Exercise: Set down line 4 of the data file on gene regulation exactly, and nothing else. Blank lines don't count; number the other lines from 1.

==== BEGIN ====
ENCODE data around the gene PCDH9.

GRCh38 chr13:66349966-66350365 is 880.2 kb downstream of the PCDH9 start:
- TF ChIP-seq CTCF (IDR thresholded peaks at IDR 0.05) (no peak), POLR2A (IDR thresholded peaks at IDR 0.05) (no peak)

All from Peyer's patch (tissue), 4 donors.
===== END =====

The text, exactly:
All from Peyer's patch (tissue), 4 donors.